Eyes across the country were on Baltimore Police Officer Caesar Goodson Jr. as he was acquitted of all charges Thursday in the death of Freddie Gray.
Another person drew similar attention: Baltimore State's Attorney Marilyn J. Mosby.
Mosby gained national prominence in May 2015 when she announced charges against six Baltimore officers on the steps of the War Memorial building, days after arson and looting rocked the city.
Through three trials, Mosby's senior prosecutors have yet to gain a conviction against the officers charged in Gray's arrest and death. Goodson, the driver of the police van in which Gray suffered fatal spinal injuries in April 2015, faced the most serious charges in the case.
Mosby was in the courtroom Thursday when Circuit Judge Barry G. Williams found Goodson not guilty of the seven counts against him, ranging from second-degree depraved-heart murder to reckless endangerment.
While Williams read the verdict, Mosby shook her head. She did not speak publicly afterward; Williams has imposed a gag order in the case.
The acquittal means it will likely be difficult for Mosby's prosecutors to be successful in any of the other trials against the officers should Williams continue as judge in those cases, legal observers said.
"This is their Waterloo. This is their Gettysburg," said attorney Warren A. Brown, a critic of Mosby's who predicts that she will face several challengers for re-election in two years. "She is virtually persona non grata in the white community, and her support is waning in the black community and will continue to wane if she continues to lose these cases."
Charles D. Ellison, host of "The Ellison Report" on WEAA radio, agreed that the trial's outcome is significant for Mosby's political future but said she's savvy enough to survive Goodson's acquittal.
"This is the case that everyone has been watching," he said. "There are going to be some who see Mosby as being ineffective. It's not just a verdict on a Goodson. It's a verdict on her performance. But that's something she can pull through. She's a very talented lawyer and talented politician."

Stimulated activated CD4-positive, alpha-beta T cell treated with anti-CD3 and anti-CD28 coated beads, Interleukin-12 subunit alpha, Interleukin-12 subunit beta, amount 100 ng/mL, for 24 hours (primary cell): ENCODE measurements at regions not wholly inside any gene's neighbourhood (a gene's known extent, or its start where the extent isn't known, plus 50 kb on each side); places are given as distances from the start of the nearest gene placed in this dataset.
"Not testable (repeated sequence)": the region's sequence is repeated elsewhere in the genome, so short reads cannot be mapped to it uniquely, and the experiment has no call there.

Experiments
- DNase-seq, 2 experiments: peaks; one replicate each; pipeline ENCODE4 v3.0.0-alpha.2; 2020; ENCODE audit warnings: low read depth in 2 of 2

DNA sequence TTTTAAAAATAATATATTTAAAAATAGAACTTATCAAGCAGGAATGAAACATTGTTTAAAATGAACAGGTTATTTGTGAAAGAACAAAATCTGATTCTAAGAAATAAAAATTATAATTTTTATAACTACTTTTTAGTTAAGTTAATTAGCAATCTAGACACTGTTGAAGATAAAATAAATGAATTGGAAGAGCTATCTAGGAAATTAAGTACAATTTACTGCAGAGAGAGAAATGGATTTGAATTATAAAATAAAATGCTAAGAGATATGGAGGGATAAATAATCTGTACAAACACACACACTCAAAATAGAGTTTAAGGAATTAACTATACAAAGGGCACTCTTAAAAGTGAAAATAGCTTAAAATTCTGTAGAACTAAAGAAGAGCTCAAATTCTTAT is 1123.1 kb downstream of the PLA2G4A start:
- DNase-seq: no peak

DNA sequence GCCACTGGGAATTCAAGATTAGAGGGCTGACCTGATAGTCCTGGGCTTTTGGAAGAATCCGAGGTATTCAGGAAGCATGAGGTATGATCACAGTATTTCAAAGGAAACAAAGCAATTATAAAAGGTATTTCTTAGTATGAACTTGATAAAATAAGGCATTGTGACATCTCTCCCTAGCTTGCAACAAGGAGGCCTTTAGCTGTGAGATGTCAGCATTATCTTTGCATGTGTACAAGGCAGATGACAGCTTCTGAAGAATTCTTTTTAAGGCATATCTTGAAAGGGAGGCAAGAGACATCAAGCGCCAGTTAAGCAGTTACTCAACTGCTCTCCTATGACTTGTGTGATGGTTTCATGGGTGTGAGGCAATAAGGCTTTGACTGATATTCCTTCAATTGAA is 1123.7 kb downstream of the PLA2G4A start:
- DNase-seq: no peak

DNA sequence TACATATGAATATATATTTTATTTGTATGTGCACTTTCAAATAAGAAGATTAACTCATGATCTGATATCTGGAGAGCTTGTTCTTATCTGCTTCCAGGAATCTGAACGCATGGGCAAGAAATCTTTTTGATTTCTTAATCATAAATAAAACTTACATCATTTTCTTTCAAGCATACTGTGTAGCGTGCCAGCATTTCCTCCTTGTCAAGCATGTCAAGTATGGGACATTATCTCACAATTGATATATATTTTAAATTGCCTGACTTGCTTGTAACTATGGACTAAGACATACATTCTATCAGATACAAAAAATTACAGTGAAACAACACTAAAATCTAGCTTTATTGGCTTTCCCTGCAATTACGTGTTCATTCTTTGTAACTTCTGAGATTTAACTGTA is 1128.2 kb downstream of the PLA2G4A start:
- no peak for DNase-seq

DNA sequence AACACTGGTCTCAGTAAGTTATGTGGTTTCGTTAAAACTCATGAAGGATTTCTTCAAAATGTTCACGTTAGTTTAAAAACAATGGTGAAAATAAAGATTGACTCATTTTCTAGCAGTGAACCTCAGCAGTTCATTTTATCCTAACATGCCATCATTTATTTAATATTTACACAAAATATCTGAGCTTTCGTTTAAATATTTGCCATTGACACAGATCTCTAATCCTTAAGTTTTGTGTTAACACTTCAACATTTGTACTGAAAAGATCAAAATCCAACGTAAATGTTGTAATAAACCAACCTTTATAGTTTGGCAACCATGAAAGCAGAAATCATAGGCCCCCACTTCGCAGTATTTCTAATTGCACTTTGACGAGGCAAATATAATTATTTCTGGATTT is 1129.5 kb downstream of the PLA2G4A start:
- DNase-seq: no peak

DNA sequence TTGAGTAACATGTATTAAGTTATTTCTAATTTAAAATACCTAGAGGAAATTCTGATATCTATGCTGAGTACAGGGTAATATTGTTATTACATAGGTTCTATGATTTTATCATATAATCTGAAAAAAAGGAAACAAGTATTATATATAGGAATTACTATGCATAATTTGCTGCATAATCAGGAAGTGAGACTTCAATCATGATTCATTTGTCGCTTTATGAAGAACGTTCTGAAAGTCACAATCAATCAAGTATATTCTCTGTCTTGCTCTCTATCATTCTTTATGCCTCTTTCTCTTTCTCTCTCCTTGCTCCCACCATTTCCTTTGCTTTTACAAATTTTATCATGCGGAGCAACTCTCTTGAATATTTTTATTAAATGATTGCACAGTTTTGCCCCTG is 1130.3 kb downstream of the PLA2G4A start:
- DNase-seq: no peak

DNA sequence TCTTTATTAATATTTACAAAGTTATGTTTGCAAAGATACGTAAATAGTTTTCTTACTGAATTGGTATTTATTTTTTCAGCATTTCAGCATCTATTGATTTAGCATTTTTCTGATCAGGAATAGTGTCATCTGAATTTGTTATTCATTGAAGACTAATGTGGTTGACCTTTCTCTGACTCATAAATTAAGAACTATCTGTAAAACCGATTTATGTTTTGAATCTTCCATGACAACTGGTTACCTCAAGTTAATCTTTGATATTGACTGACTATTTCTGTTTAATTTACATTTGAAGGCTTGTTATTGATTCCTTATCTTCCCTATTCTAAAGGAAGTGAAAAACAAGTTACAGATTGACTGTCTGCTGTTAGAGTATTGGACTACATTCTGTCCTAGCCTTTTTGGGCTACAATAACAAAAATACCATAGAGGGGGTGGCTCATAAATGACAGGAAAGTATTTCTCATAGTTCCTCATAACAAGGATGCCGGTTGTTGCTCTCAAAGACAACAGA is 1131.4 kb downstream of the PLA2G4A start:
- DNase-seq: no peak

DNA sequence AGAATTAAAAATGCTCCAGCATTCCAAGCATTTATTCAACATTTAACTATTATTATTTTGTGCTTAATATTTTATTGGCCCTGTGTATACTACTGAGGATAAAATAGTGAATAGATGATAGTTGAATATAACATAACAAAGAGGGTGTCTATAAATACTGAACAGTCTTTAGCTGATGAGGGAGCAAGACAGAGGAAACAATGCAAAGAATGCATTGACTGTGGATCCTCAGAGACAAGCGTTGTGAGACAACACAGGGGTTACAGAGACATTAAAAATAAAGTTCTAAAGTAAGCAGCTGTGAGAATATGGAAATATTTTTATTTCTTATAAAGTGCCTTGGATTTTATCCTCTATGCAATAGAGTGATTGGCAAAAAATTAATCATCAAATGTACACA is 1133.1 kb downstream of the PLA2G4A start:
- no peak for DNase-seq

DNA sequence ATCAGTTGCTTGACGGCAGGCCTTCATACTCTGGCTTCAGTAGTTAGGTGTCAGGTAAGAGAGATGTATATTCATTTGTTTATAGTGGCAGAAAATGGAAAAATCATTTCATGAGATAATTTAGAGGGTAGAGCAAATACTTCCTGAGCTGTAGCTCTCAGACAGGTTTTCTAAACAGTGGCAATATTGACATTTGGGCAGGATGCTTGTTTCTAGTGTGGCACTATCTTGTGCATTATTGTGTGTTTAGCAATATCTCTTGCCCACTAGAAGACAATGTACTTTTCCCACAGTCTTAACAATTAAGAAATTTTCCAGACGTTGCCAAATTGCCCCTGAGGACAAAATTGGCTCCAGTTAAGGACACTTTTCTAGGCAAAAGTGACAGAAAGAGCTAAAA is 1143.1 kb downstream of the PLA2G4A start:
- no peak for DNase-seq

Mosby surprised many in Baltimore when she unseated incumbent State's Attorney Gregg L. Bernstein in 2014 despite a notable fundraising disadvantage. She has landed high-profile convictions of killers, rapists and gang members, but those have been largely overshadowed by the charges she brought against the officers in the Gray case.
While critics have accused Mosby of a rush to judgment in the Gray case, some residents have hailed her as a hero who is trying to bring justice despite the odds.
Opinion polls show that she has remained popular in Baltimore. Democratic primary voters surveyed last fall said they supported her handling of the case by a 3-to-1 margin.
"There are going to be a political repercussions, but I don't believe this will be a death knell," said former state Sen. Clarence M. Mitchell IV, who hosts the "C4" show on WBAL. "What the citizens of Baltimore wanted was a prosecutor who would have the courage to bring charges when it appeared that the police had done something wrong. She will get credit for that."
Attorney Richard C.B. Woods, a Mosby supporter, said the failure to secure convictions against police officers in the case could have repercussions for Chief Deputy State's Attorney Michael Schatzow, who was accused of not turning over exculpatory evidence to the defense team.
"If there's a failure in this case in overcharging, I don't think that should be laid at her feet," Woods said. "You don't go after the state's attorney for that; you go after the trial team."
In West Baltimore, many residents said they continue to support Mosby's efforts.
William Gibson, 55, of Sandtown-Winchester, said Mosby "did the right thing" by bringing charges against the officers. He compared the Gray case to that of Rodney King. Four Los Angeles officers were acquitted in that high-profile police brutality case in the 1990s, leading to riots in that city.
Ebony Elliott, 39, of Sandtown-Winchester said Mosby does not deserve blame for Goodson's acquittal.
All the same, Elliott said, "She's got to feel discouraged."
"She reassured people that justice would be served, and it isn't."
Baltimore Sun reporter Colin Campbell contributed to this article.